European Citizens' Initiative: designed to fail?

06'05" 16/04/2015
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Not much has come out of the EU's much-touted tool for participatory democracy. So where did it all go wrong and can it be fixed? Frustrated citizens ask, György Schöpflin answers.
The European Citizens' Initiative is the first transnational tool of participative democracy. It allows citizens to participate directly in the development of EU policies. But the system needs reform. It hasn't been a great success as too many such initiatives have fallen by the wayside, says Hungarian MEP György Schöpflin. He is the man responsible for the implementation of the regulation of the European Citizens' Initiative at the Parliament. Mr Schöpflin, we have received quite a few questions concerning the Citizens' Initiative.

Is it a success or a failure? On behalf of the ECI campaign, I would like to ask you two questions. First, many in civil society believe that the ECI was designed to fail. How do you propose to restore trust in the ECI and convince them it is worth using? Second, what will you do to ensure that the registration procedure and the data requirements are more citizen-friendly? Thank you. Failure: yes or no? Conspiracy: yes or no?
No conspiracy. 'Failure' goes a little too far. You might say, what are the failure criteria? But it's not been a success.

If we said it's a failure, we might as well throw the whole thing in the bin. And I'm saying no, it's not been a great success, but I think it can be made much more effective than it is at the moment. Now the registration issue which also came up in Mr Glogowski's question... Yes, there are serious problems. For a start, there are 28 Member States, and each of them has a somewhat different procedure for registering names. So that has to be - homogenised is the wrong word, but I think it has to be unified. And my thought is - it can't be done overnight - is to have a European digital citizenship based, if you like, on the Estonian e-citizenship.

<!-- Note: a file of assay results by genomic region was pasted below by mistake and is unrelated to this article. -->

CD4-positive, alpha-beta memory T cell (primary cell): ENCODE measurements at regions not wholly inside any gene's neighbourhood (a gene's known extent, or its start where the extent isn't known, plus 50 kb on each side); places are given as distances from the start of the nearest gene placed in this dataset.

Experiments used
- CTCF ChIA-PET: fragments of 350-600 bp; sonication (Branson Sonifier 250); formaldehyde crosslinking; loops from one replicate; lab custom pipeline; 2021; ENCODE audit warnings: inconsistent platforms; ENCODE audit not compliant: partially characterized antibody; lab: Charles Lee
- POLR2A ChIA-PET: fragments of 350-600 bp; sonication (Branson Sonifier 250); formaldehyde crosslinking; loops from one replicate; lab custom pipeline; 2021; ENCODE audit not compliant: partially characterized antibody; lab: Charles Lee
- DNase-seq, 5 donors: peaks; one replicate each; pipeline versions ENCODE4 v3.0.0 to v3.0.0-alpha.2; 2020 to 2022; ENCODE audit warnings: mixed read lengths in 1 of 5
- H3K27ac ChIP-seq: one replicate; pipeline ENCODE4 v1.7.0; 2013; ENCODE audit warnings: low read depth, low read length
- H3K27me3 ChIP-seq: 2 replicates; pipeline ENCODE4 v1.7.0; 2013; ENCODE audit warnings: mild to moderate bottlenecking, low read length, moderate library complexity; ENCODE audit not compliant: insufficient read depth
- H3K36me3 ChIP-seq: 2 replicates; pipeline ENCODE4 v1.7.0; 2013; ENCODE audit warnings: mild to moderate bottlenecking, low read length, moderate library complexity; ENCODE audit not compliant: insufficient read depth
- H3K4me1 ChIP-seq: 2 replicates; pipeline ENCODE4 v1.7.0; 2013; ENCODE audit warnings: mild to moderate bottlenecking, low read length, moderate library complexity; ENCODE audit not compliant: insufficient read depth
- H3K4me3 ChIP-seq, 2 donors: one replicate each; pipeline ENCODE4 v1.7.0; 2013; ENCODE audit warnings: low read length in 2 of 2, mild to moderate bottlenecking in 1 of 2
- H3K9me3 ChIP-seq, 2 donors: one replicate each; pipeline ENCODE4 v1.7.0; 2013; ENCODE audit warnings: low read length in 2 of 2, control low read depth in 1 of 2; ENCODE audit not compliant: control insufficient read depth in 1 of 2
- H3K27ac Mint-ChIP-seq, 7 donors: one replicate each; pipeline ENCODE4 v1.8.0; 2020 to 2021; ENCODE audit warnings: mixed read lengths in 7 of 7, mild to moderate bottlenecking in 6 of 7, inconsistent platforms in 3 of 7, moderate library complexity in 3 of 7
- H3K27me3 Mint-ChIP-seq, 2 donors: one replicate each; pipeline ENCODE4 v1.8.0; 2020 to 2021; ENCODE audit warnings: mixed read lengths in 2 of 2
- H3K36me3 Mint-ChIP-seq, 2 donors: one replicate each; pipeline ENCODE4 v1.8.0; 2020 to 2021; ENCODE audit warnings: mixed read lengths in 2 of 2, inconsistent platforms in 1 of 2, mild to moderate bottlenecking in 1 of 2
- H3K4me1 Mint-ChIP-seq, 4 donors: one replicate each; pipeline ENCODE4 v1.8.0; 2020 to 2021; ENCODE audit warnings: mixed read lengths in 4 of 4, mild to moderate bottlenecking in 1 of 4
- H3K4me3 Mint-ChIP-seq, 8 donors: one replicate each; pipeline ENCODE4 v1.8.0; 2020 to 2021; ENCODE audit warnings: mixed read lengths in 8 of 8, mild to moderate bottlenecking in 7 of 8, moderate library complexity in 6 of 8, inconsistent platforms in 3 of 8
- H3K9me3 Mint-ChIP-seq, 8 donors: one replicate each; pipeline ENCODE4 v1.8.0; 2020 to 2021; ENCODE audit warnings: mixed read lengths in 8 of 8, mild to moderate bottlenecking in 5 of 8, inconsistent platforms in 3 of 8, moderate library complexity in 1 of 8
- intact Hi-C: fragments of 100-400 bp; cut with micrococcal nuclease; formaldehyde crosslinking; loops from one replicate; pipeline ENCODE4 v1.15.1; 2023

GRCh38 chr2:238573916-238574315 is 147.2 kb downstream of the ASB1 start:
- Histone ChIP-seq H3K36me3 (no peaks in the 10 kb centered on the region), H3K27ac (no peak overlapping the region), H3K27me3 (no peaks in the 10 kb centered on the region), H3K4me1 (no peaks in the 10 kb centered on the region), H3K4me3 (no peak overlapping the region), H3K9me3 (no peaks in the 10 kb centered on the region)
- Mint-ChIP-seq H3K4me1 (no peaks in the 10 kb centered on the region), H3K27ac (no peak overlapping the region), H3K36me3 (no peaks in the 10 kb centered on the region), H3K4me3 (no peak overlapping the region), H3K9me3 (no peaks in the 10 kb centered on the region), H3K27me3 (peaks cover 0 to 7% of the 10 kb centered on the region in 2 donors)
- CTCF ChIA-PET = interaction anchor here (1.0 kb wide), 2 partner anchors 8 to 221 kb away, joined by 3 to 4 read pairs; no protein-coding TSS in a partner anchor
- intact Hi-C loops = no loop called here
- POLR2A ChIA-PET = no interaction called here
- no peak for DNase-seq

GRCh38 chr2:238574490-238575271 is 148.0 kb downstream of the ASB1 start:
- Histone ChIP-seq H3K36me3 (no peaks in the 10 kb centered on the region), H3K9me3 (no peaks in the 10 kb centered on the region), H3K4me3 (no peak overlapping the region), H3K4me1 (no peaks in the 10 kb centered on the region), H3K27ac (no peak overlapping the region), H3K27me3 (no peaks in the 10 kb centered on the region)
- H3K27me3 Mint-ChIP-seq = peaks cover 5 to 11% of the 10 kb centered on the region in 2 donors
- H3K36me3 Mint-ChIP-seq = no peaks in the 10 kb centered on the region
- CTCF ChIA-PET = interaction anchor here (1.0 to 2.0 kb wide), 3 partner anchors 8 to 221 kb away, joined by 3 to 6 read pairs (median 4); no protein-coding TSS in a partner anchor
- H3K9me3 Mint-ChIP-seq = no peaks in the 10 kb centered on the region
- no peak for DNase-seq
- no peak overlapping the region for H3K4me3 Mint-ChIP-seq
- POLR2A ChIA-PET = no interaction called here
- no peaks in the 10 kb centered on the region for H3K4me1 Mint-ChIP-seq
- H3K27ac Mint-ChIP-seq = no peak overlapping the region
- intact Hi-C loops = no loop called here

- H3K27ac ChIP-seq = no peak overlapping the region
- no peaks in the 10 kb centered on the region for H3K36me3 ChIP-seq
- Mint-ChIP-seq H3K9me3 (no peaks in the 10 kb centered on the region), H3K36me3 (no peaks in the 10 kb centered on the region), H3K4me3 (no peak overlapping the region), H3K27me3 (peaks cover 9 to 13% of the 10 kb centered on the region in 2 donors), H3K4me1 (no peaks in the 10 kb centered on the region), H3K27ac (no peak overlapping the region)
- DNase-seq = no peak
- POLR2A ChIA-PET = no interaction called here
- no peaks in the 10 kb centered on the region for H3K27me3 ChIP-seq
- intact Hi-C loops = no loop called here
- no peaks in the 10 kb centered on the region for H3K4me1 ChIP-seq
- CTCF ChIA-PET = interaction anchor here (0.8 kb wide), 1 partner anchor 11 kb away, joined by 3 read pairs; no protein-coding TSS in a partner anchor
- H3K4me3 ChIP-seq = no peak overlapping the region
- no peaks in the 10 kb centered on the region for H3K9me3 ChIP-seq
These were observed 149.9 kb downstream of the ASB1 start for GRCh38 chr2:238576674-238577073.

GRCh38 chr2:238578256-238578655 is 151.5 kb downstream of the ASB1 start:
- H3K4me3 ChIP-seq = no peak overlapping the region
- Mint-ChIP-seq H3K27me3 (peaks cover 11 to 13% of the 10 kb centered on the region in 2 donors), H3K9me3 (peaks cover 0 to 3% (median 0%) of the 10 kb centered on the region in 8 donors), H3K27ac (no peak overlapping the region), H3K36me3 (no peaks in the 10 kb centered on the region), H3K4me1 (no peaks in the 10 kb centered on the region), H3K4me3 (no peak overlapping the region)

Anybody can register as an Estonian citizen, an e-citizen.
György Schöpflin
Group of the European People's Party (Christian Democrats)
Let's go to the Right to Water. People were demonstrating in front of the Parliament and asked us to bring you this comment and this question. One million people around Europe have asked the European Commission to recognise water as a human right. So it would have been important to have a proper reaction, and not just a so-called positive reaction meaning, 'OK, we know it's important'. We want something more. We want action that makes it real for European citizens.

It's not only about saying, 'nice to hear that, you're right, water for everybody is important'. We would like to have something more.
All I can say is, I agree. This Elisabetta Cangelosi is quite right. Now I don't really know the inside story, but it's quite clear to me that the Commission has been, shall we say, rather dilatory, not to say tardy, in doing something about this. And I entirely agree that given that it's gone through all the stages it should be brought into law.